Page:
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Int. J. Mol. Sci. 2017, 18(10), 2045;

Integration of C1 and C2 Metabolism in Trees

Climate Science Department, Earth Science Division, Lawrence Berkeley National Laboratory, One Cyclotron Rd, building 64-241, Berkeley, CA 94720, USA
National Institute for Amazon Research, Ave. Andre Araujo 2936, Manaus, AM 69060-001, Brazil
Department of Earth and Environmental Sciences, California State University, East Bay, North Science 329, 25800 Carlos Bee Boulevard, Hayward, CA 94542, USA
Department of Plant Physiology, Estonian University of Life Sciences, Kreutzwaldi 1, 51014 Tartu, Estonia
Estonian Academy of Sciences, Kohtu 6, 10130 Tallinn, Estonia
Department of Geography, University of California Berkeley, 507 McCone Hall #4740, Berkeley, CA 94720, USA
Author to whom correspondence should be addressed.
Received: 18 August 2017 / Revised: 16 September 2017 / Accepted: 21 September 2017 / Published: 23 September 2017
(This article belongs to the Section Molecular Plant Sciences)
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C1 metabolism in plants is known to be involved in photorespiration, nitrogen and amino acid metabolism, as well as methylation and biosynthesis of metabolites and biopolymers. Although the flux of carbon through the C1 pathway is thought to be large, its intermediates are difficult to measure and relatively little is known about this potentially ubiquitous pathway. In this study, we evaluated the C1 pathway and its integration with the central metabolism using aqueous solutions of 13C-labeled C1 and C2 intermediates delivered to branches of the tropical species Inga edulis via the transpiration stream. Delivery of [13C]methanol and [13C]formaldehyde rapidly stimulated leaf emissions of [13C]methanol, [13C]formaldehyde, [13C]formic acid, and 13CO2, confirming the existence of the C1 pathway and rapid interconversion between methanol and formaldehyde. However, while [13C]formate solutions stimulated emissions of 13CO2, emissions of [13C]methanol or [13C]formaldehyde were not detected, suggesting that once oxidation to formate occurs it is rapidly oxidized to CO2 within chloroplasts. 13C-labeling of isoprene, a known photosynthetic product, was linearly related to 13CO2 across C1 and C2 ([13C2]acetate and [2-13C]glycine) substrates, consistent with reassimilation of C1, respiratory, and photorespiratory CO2. Moreover, [13C]methanol and [13C]formaldehyde induced a quantitative labeling of both carbon atoms of acetic acid emissions, possibly through the rapid turnover of the chloroplastic acetyl-CoA pool via glycolate oxidation. The results support a role of the C1 pathway to provide an alternative carbon source for glycine methylation in photorespiration, enhance CO2 concentrations within chloroplasts, and produce key C2 intermediates (e.g., acetyl-CoA) central to anabolic and catabolic metabolism. View Full-Text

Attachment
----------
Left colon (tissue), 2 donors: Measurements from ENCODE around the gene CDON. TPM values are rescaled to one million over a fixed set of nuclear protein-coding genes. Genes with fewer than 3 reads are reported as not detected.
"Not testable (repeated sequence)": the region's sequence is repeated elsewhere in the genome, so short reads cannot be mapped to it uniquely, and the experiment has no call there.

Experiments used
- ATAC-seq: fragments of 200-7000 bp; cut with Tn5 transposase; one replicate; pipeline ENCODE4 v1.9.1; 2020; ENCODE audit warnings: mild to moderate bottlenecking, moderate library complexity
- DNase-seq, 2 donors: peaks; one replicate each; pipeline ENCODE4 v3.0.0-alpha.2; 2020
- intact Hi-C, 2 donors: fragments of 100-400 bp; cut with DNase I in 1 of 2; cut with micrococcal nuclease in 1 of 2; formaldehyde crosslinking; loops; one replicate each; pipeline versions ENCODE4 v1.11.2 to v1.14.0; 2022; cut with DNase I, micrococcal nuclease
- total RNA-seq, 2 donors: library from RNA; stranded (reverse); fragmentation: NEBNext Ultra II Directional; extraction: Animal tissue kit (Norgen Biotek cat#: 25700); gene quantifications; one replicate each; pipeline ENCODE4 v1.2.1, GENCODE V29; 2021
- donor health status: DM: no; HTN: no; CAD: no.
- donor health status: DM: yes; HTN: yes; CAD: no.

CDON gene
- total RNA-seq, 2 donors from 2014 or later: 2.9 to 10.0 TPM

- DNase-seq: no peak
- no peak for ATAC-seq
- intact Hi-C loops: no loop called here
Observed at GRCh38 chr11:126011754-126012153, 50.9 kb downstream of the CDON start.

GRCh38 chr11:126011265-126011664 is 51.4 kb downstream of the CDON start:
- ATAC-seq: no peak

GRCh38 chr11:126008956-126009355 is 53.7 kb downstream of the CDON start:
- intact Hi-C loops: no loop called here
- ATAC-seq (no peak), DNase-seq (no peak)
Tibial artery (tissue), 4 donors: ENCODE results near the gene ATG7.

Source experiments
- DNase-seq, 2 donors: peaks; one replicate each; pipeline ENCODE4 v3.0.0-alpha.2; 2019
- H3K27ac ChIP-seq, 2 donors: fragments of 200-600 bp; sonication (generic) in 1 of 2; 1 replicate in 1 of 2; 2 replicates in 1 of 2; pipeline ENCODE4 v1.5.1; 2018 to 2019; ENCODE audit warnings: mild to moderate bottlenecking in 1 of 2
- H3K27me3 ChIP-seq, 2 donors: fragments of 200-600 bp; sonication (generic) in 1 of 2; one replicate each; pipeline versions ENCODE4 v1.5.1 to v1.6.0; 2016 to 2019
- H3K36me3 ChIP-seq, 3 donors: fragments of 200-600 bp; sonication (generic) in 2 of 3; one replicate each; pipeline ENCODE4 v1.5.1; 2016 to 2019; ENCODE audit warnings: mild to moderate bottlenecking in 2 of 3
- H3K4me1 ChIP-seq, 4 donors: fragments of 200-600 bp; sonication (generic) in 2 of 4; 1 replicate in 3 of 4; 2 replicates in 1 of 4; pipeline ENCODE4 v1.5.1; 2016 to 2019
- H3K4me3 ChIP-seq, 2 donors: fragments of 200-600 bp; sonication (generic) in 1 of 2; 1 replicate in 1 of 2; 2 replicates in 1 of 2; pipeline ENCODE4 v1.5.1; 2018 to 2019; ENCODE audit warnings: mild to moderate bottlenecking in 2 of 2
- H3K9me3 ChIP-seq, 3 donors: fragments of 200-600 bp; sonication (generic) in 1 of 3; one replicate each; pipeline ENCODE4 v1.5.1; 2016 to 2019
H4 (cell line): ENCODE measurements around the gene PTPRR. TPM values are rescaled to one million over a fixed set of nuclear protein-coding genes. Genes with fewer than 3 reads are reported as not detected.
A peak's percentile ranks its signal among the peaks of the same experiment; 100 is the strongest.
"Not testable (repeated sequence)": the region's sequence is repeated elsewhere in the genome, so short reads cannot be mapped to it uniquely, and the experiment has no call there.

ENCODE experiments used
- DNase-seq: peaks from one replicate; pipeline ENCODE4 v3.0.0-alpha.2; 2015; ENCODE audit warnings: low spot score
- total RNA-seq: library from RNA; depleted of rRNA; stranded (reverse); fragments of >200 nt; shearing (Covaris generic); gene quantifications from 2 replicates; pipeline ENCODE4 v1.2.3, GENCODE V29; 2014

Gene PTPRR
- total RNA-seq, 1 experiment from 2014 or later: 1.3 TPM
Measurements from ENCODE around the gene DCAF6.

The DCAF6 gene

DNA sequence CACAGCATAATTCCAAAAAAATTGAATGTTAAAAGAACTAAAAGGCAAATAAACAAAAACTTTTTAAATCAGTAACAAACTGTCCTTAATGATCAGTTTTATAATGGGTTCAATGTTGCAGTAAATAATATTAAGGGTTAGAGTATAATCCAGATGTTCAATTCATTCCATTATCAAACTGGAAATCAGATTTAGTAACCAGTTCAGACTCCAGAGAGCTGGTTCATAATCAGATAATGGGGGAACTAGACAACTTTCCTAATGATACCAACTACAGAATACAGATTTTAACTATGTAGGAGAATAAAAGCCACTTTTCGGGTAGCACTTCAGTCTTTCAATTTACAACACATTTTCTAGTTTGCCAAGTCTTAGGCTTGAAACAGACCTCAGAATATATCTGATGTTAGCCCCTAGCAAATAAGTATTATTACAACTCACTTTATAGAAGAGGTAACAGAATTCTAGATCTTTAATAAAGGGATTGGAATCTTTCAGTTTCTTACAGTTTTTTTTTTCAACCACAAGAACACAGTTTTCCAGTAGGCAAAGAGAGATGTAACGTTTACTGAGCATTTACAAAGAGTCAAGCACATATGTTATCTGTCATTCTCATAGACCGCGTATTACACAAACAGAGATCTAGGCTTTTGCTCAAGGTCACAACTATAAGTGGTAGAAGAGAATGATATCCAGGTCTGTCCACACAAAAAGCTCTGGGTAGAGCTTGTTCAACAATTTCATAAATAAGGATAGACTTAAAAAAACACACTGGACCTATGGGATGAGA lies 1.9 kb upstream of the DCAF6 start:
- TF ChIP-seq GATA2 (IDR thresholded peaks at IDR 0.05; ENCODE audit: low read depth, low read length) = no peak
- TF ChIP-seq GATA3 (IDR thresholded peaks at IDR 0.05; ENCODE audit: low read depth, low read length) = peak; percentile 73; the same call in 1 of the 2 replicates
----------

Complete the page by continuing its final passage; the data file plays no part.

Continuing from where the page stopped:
Keywords: internal recycling of carbon; volatile emissions; central metabolism; plant growth and senescence; methanol; acetic acid internal recycling of carbon; volatile emissions; central metabolism; plant growth and senescence; methanol; acetic acid

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This is an open access article distributed under the Creative Commons Attribution License which permits unrestricted use, distribution, and reproduction in any medium, provided the original work is properly cited (CC BY 4.0).

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Jardine, K.J.; Fernandes de Souza, V.; Oikawa, P.; Higuchi, N.; Bill, M.; Porras, R.; Niinemets, Ü.; Chambers, J.Q. Integration of C1 and C2 Metabolism in Trees. Int. J. Mol. Sci. 2017, 18, 2045.

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